In all the change and loss during the pandemic, few have mourned the disappearance of the daily commute. Many rail passengers, battered in preceding years by strikes on Southern, the timetabling fiasco on Northern and technical woes on Great Western, have welcomed a break.
But leisure rail travel is booming again – and with schools set to return next week and many offices expected to fill up again for the first time since Britain lifted Covid restrictions, train operators are anxiously waiting to see whether commuting will follow.
The Treasury committed an extra £10bn to cover the railway’s lost income in the pandemic, but will not continue to pay such sums for the long term. Transport for London (TfL), which owns and runs the capital’s underground and buses, is being propped up with handouts from Westminster. Amid talks about service levels and jobs, the return – or not – of commuters has urgent implications for the railway’s future.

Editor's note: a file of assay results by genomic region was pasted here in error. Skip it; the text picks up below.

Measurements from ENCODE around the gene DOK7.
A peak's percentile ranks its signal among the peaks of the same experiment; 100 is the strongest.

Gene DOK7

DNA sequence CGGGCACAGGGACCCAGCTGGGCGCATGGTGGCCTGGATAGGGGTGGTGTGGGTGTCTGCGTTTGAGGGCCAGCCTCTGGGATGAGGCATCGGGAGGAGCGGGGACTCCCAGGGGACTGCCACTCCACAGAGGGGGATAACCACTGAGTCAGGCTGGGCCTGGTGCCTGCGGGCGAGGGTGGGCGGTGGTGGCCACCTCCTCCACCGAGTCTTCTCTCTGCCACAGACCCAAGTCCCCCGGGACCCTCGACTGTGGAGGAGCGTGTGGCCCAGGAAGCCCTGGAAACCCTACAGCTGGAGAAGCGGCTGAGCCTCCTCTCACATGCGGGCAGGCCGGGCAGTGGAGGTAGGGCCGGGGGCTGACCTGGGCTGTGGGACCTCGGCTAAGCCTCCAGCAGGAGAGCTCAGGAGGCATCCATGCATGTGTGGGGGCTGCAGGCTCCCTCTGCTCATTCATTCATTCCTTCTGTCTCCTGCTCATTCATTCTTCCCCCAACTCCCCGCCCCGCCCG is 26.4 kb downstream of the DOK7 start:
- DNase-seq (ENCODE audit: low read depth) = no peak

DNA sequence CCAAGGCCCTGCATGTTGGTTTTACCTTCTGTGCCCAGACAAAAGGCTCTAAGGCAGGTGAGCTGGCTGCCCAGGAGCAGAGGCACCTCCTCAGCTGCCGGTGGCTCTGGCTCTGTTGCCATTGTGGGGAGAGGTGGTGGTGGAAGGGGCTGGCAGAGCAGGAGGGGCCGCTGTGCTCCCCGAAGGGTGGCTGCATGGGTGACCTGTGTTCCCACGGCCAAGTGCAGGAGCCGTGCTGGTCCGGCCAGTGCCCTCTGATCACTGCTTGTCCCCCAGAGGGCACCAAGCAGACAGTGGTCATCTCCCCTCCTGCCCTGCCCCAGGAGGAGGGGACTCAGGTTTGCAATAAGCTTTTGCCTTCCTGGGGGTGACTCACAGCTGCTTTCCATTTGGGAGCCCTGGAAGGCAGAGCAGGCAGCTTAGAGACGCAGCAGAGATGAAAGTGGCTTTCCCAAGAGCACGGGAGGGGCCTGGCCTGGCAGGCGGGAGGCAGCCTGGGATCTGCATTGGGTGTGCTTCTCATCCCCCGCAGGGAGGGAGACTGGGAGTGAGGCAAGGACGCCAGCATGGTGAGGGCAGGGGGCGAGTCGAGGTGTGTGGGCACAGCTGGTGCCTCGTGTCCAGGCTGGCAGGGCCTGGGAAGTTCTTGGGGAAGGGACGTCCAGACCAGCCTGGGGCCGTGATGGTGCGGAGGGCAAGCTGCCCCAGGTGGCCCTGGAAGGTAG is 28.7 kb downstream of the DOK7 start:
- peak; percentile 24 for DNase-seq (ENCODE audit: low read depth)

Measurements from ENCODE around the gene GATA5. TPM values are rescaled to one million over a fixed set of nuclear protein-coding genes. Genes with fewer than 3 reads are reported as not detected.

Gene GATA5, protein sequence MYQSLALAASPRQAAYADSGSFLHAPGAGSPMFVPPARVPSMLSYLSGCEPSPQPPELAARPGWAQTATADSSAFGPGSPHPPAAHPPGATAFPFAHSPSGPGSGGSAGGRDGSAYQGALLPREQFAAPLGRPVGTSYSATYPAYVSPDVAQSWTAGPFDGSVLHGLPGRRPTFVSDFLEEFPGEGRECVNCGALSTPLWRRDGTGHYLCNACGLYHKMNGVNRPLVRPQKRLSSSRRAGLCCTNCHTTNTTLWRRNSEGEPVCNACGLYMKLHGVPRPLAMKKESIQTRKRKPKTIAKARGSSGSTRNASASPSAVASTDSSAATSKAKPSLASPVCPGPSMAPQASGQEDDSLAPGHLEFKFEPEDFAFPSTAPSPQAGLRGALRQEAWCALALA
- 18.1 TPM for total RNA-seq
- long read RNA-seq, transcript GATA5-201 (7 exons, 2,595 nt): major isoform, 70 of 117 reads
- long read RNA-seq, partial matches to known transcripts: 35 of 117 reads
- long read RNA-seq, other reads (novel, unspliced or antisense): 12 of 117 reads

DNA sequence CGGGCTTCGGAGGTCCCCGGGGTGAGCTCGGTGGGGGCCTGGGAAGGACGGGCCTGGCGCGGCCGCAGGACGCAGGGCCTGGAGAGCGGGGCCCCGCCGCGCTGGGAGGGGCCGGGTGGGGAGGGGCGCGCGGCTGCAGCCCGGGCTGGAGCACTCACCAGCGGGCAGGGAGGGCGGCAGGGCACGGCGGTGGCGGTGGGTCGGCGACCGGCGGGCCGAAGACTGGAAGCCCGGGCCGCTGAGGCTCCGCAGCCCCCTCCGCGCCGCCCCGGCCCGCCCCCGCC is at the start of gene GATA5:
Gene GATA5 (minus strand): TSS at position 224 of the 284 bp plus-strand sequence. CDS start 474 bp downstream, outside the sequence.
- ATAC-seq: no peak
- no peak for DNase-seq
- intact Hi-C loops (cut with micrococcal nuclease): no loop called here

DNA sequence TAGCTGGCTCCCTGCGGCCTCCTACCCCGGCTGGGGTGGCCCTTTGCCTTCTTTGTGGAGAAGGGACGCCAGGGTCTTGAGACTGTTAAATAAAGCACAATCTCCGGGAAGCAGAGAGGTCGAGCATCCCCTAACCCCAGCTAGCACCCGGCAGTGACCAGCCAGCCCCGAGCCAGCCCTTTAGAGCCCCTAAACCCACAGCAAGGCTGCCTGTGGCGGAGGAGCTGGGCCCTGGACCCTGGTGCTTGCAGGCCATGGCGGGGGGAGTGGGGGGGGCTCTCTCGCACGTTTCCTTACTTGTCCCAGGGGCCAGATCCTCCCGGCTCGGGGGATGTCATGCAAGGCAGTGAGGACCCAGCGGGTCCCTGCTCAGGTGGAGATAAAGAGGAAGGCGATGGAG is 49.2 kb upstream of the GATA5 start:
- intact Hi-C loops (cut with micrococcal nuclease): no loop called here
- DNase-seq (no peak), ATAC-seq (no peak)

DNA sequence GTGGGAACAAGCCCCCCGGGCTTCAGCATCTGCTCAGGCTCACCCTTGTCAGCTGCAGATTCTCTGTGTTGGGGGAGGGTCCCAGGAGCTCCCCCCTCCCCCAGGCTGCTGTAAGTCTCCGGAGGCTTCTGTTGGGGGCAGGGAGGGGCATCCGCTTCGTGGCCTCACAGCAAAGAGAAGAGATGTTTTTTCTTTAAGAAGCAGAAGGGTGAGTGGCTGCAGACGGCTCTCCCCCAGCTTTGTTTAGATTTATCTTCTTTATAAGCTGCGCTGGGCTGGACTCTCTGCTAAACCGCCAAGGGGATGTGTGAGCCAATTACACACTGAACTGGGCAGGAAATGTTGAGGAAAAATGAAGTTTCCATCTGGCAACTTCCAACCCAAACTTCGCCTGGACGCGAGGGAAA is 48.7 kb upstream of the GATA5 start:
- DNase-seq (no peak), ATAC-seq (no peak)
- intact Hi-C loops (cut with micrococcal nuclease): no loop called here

A year ago, ministers encouraged commuters back: the likes of Dominic Raab proclaimed, then without irony: “The economy needs to have people back at work.” This time, ministers have not explicitly cajoled; but with most adults vaccinated, the furlough scheme ending and employers increasingly calling staff back to the office, the chances of a widespread return may be higher. How long that lasts is another matter: with autumn approaching and masks no longer compulsory on trains, the idea of cramming on to a carriage as coughs and colds take hold may mean that recovery in passenger numbers is short lived.
The lure of the beach, as train bosses have noted, has overcome hesitancy for now. Bookings this weekend exceed pre-pandemic levels for many destinations, predominantly those by the sea. Leisure rail trips are now at 97% of pre-Covid levels, compared with 58% of journeys overall.
It comes amid the railway’s emotive advertising campaign to lure passengers back – one focused more on happy families exploring the outdoors than images of commuters on packed TransPennine carriages.